Ideally, if your business has been booming, you can reinvest your profit into the company. In business speak, this is called retained earnings. This way, everything is self-contained. You don’t need to deal with anyone else. You get to continue growing your business on your terms.
But if you don’t exactly have this capability, you can consider outside financing. Conventionally, you can get it either through debt or equity financing with venture capital or bank loans. These are otherwise known as loans and investments, respectively. There are also emerging types such as revenue-based financing and alternative business financing options like merchant cash advances and invoice factoring, which are helpful for those with a limited credit history. Businesses can also apply for grants or launch crowdsourcing campaigns.
Different entities and organizations can give you access to these ways of funding. You can get loans from banks and lenders. Venture capitalists (VCs) and investors can provide you with seed and early-stage funding in exchange for equity.
Ecommerce-specific funding platforms can give you access to any or a combination of these funding methods. They can even provide businesses with customized plans for the growth area your business needs explicitly.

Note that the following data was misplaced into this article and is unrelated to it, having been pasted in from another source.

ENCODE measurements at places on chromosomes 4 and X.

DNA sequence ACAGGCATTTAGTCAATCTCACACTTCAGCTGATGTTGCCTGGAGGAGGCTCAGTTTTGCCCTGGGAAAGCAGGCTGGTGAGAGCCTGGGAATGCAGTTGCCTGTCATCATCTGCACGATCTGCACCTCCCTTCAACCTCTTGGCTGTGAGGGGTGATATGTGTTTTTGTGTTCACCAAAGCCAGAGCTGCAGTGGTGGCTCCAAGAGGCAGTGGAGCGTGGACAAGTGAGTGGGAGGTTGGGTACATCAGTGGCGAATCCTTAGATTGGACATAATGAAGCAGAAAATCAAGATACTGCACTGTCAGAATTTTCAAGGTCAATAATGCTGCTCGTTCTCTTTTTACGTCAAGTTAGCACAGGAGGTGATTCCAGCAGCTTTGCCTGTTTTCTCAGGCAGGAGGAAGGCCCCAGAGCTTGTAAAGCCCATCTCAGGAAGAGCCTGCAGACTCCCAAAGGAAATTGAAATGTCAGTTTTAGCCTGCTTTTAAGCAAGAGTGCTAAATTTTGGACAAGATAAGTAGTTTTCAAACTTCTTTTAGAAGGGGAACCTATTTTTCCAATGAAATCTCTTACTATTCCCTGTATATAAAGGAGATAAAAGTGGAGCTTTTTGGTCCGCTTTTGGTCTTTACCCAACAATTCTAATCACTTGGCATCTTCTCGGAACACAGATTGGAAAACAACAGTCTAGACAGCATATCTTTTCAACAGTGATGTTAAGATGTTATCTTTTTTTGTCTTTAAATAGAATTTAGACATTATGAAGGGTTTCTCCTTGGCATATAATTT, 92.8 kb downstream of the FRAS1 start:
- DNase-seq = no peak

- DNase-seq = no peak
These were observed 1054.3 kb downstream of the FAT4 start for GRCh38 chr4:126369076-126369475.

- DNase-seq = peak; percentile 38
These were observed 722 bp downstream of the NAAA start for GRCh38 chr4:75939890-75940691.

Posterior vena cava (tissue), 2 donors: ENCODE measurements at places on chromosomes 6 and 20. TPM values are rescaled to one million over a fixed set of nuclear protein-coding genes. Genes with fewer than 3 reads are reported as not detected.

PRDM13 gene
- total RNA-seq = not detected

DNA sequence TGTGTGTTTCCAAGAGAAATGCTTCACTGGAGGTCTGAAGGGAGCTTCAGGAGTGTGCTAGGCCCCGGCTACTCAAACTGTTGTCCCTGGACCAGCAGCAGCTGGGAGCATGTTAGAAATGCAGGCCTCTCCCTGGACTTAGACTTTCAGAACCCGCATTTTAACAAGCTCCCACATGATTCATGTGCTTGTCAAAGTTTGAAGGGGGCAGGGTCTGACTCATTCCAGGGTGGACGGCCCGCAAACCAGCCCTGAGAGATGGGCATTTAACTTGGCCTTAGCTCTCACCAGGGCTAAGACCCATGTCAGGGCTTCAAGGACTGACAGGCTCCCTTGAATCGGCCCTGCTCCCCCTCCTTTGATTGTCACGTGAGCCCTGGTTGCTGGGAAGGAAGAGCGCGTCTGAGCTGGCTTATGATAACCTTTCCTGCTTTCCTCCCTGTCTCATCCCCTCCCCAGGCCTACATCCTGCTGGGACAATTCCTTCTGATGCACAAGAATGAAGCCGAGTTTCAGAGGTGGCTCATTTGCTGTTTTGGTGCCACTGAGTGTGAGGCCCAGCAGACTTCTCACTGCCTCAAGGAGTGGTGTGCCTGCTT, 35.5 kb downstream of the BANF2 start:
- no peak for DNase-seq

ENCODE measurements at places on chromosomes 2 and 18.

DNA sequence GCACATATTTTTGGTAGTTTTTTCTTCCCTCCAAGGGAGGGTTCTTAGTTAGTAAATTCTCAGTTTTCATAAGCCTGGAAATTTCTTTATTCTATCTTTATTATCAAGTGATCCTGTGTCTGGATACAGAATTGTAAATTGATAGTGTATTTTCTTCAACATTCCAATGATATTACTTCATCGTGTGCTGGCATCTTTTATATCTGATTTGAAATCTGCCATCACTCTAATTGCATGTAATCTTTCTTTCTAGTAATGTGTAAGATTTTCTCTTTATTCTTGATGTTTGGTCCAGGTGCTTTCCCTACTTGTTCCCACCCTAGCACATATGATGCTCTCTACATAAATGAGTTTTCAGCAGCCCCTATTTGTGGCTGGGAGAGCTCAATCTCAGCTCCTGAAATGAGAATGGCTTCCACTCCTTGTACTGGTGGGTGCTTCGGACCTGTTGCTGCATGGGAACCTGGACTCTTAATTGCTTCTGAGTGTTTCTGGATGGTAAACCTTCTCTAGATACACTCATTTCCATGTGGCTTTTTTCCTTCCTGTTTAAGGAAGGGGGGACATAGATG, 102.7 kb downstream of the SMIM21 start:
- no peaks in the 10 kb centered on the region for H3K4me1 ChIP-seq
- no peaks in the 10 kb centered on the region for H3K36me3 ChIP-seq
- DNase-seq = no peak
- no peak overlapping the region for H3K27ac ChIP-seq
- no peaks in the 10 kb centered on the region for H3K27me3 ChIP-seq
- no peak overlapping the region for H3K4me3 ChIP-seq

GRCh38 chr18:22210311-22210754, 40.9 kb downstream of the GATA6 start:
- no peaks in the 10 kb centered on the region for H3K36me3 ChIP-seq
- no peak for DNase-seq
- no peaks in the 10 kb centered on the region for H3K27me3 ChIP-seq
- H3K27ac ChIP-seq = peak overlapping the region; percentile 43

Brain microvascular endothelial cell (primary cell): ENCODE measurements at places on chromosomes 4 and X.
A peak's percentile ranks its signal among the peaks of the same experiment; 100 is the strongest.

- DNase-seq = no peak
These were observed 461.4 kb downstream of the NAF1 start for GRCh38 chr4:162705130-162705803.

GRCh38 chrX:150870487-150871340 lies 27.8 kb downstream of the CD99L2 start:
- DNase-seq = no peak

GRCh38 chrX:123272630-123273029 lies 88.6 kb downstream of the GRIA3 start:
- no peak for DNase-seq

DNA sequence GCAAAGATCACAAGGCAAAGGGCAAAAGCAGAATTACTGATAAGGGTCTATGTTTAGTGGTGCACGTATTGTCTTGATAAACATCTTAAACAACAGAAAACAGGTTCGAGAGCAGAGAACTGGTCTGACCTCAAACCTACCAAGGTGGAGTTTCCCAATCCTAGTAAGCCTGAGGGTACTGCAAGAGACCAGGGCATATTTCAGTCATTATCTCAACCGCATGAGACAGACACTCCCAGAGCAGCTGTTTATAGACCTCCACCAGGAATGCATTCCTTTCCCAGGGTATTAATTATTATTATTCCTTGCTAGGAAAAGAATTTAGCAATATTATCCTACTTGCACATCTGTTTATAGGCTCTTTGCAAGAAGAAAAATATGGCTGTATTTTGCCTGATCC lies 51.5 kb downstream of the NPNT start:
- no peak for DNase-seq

Let’s see how each works.
Debt Financing – Small Business Loans
Debt financing is probably the most common option out there. Here’s how loans work. A lender gives you money on the condition that you have to pay it back over a period of time with interest.
For example, you get a loan for $1,000 at 1% simple interest and you have to pay it back in a month. That means that you have to pay the lender back the $1,000 principal and the $10 interest after a month. That’s about as basic as loans can get.
Unfortunately, most loans aren’t as straightforward. Most borrowers need significantly large sums and an extended period of time to pay them back. This is why typical loans such as home loans, car loans, and business loans are amortized. An amortization schedule maps out how fixed payments are spread out over some time. Part of each payment is applied to the principal and the rest to the interest. Amortized loans may seem attractive since you’d know the amount you have to pay every month.
However, borrowers must be wary of how loans work in practice. Lenders usually take advantage of compounding. Compound interest is the sum a lender earns from interest. So, if you have a multi-month loan, any interest that’s left unpaid from the previous month is included in the following month’s computation for the total amount.